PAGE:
In an ESA report last month the high-resolution of the Herschel space observatory produced another surprise, “The filaments are huge, stretching for tens of light years through space and Herschel has shown that newly-born stars are often found in the densest parts of them… Such filaments in interstellar clouds have been glimpsed before by other infrared satellites, but they have never been seen clearly enough to have their widths measured. Now, Herschel has shown that, regardless of the length or density of a filament, the width is always roughly the same. “This is a very big surprise,” says Doris Arzoumanian, Laboratoire AIM Paris-Saclay, CEA/IRFU, the lead author on the paper describing this work. Together with Philippe André from the same institute and other colleagues, she analyzed 90 filaments and found they were all about 0.3 light years across, or about 20,000 times the distance of Earth from the Sun. This consistency of the widths demands an explanation.”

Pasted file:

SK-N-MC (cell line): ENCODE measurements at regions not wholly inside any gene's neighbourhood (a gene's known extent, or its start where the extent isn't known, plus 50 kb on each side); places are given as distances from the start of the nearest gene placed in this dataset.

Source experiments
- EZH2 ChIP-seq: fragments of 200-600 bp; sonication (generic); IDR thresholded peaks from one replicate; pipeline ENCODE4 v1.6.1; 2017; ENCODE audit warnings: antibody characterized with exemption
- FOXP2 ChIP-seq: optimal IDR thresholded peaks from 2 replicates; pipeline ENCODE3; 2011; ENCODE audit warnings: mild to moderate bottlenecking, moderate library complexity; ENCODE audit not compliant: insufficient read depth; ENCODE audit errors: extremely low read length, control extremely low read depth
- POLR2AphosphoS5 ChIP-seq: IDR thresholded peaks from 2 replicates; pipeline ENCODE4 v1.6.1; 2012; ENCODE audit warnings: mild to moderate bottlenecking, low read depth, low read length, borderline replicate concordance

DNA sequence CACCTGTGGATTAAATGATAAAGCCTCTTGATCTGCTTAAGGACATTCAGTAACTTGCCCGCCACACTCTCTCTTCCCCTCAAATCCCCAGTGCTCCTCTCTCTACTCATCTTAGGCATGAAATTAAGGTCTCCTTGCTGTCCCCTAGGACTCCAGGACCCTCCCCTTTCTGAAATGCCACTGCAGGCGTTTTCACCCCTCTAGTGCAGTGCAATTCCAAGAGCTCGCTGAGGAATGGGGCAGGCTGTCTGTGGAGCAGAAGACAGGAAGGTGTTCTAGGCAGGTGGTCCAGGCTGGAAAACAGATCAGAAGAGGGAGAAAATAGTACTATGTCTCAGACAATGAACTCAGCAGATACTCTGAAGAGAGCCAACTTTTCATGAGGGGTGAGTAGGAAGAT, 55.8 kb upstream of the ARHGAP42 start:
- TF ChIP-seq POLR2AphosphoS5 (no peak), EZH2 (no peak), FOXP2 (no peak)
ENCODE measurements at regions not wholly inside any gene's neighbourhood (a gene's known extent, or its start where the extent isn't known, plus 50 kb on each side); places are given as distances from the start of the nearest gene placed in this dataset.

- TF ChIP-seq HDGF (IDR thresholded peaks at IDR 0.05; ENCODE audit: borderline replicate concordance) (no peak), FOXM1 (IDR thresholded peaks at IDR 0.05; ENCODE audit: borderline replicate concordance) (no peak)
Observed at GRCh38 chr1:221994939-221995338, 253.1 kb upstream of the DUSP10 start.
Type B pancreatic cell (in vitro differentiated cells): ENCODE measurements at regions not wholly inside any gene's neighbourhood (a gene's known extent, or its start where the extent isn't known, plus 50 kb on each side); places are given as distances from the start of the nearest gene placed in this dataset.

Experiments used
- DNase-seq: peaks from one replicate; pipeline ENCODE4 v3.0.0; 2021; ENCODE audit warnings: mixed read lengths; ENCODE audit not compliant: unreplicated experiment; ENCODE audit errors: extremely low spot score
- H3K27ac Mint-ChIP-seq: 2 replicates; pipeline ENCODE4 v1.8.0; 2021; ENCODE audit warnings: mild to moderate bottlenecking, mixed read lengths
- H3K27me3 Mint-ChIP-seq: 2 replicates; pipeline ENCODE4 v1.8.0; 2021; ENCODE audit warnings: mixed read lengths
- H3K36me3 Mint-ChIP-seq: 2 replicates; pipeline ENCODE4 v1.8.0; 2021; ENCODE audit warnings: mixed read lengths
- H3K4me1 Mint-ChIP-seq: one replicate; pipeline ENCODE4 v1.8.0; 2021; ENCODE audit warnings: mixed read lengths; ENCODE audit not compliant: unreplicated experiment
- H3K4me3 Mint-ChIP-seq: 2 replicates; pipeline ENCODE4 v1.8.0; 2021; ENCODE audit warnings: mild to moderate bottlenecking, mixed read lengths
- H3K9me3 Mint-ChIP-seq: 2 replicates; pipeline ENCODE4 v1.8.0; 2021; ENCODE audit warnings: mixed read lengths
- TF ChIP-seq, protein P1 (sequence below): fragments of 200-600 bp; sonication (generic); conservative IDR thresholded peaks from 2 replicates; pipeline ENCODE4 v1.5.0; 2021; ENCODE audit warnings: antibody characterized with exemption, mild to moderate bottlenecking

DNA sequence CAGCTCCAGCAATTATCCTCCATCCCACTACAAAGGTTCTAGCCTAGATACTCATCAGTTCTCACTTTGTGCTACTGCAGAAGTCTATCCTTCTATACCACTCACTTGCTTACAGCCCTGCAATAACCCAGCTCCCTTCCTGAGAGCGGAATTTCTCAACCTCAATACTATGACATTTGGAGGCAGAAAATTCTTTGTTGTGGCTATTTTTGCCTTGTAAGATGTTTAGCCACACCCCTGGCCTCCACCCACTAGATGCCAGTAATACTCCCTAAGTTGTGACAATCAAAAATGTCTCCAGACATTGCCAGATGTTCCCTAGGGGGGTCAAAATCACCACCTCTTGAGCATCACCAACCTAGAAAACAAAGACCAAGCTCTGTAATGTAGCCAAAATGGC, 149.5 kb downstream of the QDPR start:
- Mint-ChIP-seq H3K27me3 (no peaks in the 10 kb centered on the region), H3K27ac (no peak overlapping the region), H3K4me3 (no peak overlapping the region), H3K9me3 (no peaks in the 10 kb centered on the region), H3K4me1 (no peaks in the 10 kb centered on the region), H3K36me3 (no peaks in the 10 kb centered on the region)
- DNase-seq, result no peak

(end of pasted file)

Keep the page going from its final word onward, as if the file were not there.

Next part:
So what is the favored conventional explanation? What else but “sonic booms” generated by “exploding stars!” But where are these exploding stars? And explosions should impose some degree of radial curvature on these filaments. But what we see is more like the tortuous paths of cloud-to-cloud lightning bolts. For that is what they are, in fact, on a cosmic scale.

The ‘father’ of plasma cosmology, Hannes Alfvén, wrote in 1986, “That parallel currents attract each other was known already at the times of Ampere. It is easy to understand that in a plasma, currents should have a tendency to collect to filaments. In 1934, it was explicitly stated by Bennett that this should lead to the formation of a pinch. The problem which led him to the discovery was that the magnetic storm producing medium (solar wind with present terminology) was not flowing out uniformly from the Sun. Hence, it was a problem in cosmic physics which led to the introduction of the pinch effect…